The choice was made with trepidation. The genetics of budding yeast was in its infancy and there was concern that it did not routinely follow normal Mendelian inheritance. This concern was unfounded. Hersch, together with his U.S. and foreign colleagues, provided unambiguous genetic data that showed budding yeast is a unicellular eukaryote whose chromosomes exhibit the expected mitotic and meiotic behavior. Hersch, Howard C. Douglas, and Donald C. Hawthorne comprised the initial yeast genetics team at Seattle.
While Hersch's principal research interests were in the areas of gene mutation, chromosome behavior and recombination, he made insightful contributions to many aspects of yeast genetics throughout his long and distinguished career. He chose research topics with extreme care and only after he was convinced that there was enough information available to design critical and informative experiments. His early studies went to the heart of the concern that budding yeast might not exhibit normal Mendelian inheritance. This concern arose from reports from the Lindegren laboratory of numerous exceptions to normal 2+:2m segregations in tetrads from yeast +/m diploids. Hersch demonstrated that the abnormal meiotic segregation patterns (4+:0m, 3+:1m, 1+:3m, and 0+:4m) reflected, at least in part, the contribution of mitotic recombination before meiosis and the failure to detect the accumulation of polyploid cells in populations of parental strains.
In the early 1950s geneticists were still struggling with the fundamental question, What is a gene? In order to answer this question it was essential to establish experimental tests that could distinguish non-complementing mutant alleles of the same gene (heteroalleles) from mutant alleles of closely linked discrete genes that confer the same phenotype, but fail to complement one another when tested in diploid cells (pseudoalleles). Investigators approached this issue by collecting and characterizing the properties of large collections of independently isolated but phenotypically similar mutants. A view of the gene as a linear array of mutational sites separable by recombination began to emerge, but remained vulnerable to the uncertainties imposed by the concern over pseudoalleles.
Hersch explored the possibility that heteroalleles might be distinguished from pseudoalleles by differences in the way in which they recombine with one another during mitosis and meiosis. In order to carry out experiments he sought a convenient method to obtain large numbers of spontaneous mutations that confer the same phenotype. The difficulty of obtaining sufficient numbers of spontaneous mutations had imposed limitations on related studies in maize. He found that haploid yeast strains that incorporate either an ade1 or an ade2 mutation provide a rich source of spontaneous mutations at other genetic loci that control adenine biosynthesis.
Both ade1 and ade2 mutants accumulate a red pigment due to the block in adenine biosynthesis and form red colonies on nutrient medium, in contrast to all other yeast strains which form white colonies. Hersch observed that spontaneous mutations of genes that control steps in adenine biosynthesis that precede those controlled by ade1 and ade2 block the accumulation of red pigment. When such mutations arise within a population of ade1 or ade2 haploids they are readily detected by their restored ability to form white colonies and persistent adenine auxotrophy. (Revertants of ade1 or ade2 strains also form white colonies; however, revertants are adenine prototrophs and easily identified as such.) White adex ade1 and adex ade2 double mutants have a selective growth advantage over ade1 and ade2 red strains and, with time, emerge as white papilla on the surface of red ade1 or ade2 haploid colonies.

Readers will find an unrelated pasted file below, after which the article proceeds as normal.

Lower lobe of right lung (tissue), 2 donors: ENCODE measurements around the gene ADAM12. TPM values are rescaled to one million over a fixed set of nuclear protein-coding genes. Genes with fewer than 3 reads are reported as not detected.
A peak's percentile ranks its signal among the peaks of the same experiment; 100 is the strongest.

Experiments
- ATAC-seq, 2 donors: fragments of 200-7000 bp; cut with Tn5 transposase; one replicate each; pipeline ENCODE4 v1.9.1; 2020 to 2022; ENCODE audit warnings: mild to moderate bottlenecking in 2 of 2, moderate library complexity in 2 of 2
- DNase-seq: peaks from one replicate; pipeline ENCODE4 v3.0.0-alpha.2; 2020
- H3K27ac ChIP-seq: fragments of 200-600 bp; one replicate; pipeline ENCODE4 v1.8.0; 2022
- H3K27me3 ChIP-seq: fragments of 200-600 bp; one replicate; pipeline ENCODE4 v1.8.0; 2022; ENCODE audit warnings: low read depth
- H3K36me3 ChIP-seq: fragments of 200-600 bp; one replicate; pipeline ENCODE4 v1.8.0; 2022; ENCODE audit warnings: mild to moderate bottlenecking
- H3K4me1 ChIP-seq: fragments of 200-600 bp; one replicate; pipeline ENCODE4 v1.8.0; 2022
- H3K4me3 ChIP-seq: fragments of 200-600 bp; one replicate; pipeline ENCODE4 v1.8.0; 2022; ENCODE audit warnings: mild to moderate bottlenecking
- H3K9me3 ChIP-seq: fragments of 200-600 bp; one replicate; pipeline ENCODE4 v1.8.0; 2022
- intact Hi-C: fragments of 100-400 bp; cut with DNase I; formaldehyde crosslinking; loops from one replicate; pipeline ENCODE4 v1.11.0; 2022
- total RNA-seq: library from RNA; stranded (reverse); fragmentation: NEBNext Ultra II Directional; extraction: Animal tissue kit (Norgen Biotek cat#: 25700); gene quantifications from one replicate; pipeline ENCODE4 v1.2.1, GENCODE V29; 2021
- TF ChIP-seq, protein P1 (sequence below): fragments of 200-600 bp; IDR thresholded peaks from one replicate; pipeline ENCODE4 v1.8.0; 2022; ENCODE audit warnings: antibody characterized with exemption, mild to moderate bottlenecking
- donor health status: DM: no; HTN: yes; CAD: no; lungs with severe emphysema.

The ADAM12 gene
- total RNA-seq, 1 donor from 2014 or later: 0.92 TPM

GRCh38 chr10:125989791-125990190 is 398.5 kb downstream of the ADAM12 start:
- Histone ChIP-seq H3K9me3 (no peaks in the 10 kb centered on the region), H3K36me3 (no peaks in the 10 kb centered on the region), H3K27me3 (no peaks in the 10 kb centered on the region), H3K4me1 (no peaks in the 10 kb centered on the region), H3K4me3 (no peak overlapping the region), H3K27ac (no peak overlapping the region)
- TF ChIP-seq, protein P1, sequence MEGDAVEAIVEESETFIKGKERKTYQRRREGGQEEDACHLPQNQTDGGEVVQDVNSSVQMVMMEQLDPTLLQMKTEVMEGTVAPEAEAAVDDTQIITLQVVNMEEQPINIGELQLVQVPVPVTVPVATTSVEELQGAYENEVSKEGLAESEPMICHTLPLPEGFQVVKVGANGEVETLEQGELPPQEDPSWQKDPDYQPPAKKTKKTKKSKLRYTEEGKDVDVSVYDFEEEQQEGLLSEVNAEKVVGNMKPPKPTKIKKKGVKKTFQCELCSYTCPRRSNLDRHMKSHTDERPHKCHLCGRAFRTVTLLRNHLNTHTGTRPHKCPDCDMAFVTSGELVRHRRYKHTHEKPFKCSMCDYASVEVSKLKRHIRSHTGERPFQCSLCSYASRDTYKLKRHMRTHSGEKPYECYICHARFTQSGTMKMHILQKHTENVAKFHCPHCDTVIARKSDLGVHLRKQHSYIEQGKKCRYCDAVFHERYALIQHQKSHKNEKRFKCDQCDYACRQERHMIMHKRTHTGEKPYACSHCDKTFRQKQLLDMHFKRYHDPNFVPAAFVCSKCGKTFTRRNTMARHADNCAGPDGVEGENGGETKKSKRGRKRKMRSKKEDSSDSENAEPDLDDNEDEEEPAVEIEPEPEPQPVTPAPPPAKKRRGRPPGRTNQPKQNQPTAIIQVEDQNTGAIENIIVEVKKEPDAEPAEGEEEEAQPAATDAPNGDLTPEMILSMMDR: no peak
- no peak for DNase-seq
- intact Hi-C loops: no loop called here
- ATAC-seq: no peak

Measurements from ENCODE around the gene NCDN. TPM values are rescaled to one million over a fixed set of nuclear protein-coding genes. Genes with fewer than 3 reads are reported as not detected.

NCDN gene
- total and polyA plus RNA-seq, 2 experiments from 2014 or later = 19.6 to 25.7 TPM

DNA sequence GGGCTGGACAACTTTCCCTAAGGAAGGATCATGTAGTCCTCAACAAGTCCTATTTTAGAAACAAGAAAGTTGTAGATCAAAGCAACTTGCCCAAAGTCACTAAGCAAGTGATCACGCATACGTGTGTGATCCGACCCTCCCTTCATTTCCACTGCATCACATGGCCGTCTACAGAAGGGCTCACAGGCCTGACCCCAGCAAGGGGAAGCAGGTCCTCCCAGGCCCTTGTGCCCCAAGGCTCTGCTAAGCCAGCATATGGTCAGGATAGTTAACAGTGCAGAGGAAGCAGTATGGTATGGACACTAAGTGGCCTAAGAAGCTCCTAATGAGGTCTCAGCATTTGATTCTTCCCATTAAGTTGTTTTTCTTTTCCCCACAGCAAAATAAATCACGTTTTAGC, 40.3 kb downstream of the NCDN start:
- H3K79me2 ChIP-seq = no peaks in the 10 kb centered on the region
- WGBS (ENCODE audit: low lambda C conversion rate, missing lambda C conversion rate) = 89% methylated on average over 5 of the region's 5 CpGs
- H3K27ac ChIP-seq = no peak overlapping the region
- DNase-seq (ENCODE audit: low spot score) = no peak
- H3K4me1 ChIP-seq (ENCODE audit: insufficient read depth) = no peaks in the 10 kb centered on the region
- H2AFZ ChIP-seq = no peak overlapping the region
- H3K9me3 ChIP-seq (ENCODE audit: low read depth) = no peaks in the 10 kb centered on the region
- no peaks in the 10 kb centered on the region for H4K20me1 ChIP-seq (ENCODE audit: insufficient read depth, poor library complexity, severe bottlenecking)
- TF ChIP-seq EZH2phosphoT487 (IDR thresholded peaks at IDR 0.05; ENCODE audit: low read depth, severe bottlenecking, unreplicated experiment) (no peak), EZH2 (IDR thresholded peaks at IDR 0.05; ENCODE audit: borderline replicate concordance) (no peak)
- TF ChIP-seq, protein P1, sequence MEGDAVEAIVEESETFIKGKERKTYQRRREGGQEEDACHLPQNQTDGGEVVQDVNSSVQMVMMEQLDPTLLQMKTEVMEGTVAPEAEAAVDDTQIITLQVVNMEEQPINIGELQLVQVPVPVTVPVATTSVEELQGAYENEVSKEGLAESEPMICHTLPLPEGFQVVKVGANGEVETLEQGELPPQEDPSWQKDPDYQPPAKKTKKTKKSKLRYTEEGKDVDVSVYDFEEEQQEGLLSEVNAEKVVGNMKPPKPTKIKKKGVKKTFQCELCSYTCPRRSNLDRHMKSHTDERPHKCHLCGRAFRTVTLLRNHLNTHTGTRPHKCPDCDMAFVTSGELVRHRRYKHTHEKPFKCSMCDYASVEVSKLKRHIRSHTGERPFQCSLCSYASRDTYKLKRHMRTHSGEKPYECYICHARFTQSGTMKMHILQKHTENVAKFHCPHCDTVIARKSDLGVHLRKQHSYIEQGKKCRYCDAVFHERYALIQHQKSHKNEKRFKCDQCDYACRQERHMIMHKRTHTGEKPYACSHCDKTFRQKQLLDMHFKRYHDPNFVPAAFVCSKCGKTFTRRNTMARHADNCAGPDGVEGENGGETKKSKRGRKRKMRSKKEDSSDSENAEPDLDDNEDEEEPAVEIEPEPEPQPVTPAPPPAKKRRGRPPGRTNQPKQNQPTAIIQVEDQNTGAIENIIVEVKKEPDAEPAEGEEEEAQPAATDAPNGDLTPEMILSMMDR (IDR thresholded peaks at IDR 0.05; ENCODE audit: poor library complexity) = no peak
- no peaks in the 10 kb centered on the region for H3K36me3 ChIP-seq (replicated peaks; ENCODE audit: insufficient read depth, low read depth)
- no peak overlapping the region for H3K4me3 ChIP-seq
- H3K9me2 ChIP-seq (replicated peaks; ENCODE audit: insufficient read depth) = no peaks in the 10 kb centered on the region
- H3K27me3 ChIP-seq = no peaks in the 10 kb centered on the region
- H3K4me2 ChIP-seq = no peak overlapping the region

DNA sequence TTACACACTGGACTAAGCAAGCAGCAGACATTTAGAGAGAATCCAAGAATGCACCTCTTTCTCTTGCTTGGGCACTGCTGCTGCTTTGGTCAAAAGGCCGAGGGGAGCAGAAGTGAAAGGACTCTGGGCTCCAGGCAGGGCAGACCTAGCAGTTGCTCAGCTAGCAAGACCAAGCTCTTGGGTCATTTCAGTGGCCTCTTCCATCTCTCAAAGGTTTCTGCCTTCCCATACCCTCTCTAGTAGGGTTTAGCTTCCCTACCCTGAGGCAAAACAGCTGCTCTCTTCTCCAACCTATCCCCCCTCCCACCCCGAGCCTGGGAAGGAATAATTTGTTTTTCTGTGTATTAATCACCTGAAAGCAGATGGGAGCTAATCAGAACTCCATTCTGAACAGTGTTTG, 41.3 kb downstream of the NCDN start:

Hersch was well aware of the value of a color shift system in genetic experiments from his previous studies with maize. He subsequently exploited the red-white system for studies of both gene mutation and recombination. The red-white system remains a valuable tool in modern recombinant DNA yeast research.
Using the red-white system, Hersch initially described five loci controlling adenine biosynthesis, ADE3, ADE4, ADE5, ADE6, and ADE7. The remaining ADE genes (ADE8-ADE13) were identified in later investigations. The initial working material consisted of eighty-three mutations at the ADE3-ADE7 loci and eight mutations at the ADE1 and ADE2 loci. Novel ade mutants were assigned to the same ADE gene by their failure to complement one another's adenine auxotrophy and their ability to complement the adenine auxotrophy of mutants of the other ADE genes.
Comparisons of the frequencies with which diploids homozygous for an identical pair of alleles (homoallelic diploids, e.g., ade3-1/ade3-1) and diploids heterozygous for mutant alleles of independent origin (heteroallelic diploids, e.g., ade3-1/ade3-3) yield adenine prototrophic revertants during mitotic cell division and following meiosis provided indisputable evidence that intragenic recombination occurs principally by non-reciprocal recombination. Homoallelic diploids yielded Ade+ revertants due to gene mutation during mitosis and after meiosis at low frequencies that were essentially indistinguishable from those observed in mitotic cultures of a haploid carrying the same ade mutant.